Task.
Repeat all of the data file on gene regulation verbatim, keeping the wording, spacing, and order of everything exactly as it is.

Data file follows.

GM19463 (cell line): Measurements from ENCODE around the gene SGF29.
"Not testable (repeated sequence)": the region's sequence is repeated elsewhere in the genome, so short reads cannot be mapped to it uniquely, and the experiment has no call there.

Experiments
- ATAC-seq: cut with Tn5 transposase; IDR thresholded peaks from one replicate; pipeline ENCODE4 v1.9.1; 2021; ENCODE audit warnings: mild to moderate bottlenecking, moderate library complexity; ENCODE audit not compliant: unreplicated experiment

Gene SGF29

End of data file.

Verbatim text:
GM19463 (cell line): Measurements from ENCODE around the gene SGF29.
"Not testable (repeated sequence)": the region's sequence is repeated elsewhere in the genome, so short reads cannot be mapped to it uniquely, and the experiment has no call there.

Experiments
- ATAC-seq: cut with Tn5 transposase; IDR thresholded peaks from one replicate; pipeline ENCODE4 v1.9.1; 2021; ENCODE audit warnings: mild to moderate bottlenecking, moderate library complexity; ENCODE audit not compliant: unreplicated experiment

Gene SGF29